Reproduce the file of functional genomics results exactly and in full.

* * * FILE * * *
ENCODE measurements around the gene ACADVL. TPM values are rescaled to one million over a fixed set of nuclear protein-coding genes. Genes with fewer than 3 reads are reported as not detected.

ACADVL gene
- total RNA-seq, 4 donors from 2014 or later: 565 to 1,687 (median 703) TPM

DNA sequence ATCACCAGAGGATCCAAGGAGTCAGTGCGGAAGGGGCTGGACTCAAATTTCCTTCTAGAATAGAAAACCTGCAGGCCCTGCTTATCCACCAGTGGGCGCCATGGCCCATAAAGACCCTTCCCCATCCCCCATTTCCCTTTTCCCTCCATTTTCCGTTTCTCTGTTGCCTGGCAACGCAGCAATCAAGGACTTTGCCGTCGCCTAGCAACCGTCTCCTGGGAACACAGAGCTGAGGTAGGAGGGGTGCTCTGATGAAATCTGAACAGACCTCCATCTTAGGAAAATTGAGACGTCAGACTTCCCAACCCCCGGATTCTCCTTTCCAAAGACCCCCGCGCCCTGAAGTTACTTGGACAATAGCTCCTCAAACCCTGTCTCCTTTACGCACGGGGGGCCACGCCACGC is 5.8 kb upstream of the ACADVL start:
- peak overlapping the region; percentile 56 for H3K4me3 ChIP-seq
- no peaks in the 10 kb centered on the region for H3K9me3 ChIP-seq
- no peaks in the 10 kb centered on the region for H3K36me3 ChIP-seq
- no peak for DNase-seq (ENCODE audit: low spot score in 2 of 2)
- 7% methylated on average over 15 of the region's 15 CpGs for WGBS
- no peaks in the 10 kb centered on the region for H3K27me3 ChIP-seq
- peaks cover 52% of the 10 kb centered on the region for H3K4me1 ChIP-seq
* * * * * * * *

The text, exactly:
ENCODE measurements around the gene ACADVL. TPM values are rescaled to one million over a fixed set of nuclear protein-coding genes. Genes with fewer than 3 reads are reported as not detected.

ACADVL gene
- total RNA-seq, 4 donors from 2014 or later: 565 to 1,687 (median 703) TPM

DNA sequence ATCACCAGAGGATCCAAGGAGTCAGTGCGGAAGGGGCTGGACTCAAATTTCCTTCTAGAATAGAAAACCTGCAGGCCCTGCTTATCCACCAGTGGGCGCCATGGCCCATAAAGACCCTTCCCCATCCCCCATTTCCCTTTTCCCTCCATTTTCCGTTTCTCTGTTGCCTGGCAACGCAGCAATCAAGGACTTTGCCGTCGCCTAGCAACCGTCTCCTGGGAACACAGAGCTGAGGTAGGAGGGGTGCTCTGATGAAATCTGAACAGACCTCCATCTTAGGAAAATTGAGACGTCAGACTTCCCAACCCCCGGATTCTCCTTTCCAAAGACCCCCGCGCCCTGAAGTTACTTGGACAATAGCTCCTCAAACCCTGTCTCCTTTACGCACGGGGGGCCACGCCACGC is 5.8 kb upstream of the ACADVL start:
- peak overlapping the region; percentile 56 for H3K4me3 ChIP-seq
- no peaks in the 10 kb centered on the region for H3K9me3 ChIP-seq
- no peaks in the 10 kb centered on the region for H3K36me3 ChIP-seq
- no peak for DNase-seq (ENCODE audit: low spot score in 2 of 2)
- 7% methylated on average over 15 of the region's 15 CpGs for WGBS
- no peaks in the 10 kb centered on the region for H3K27me3 ChIP-seq
- peaks cover 52% of the 10 kb centered on the region for H3K4me1 ChIP-seq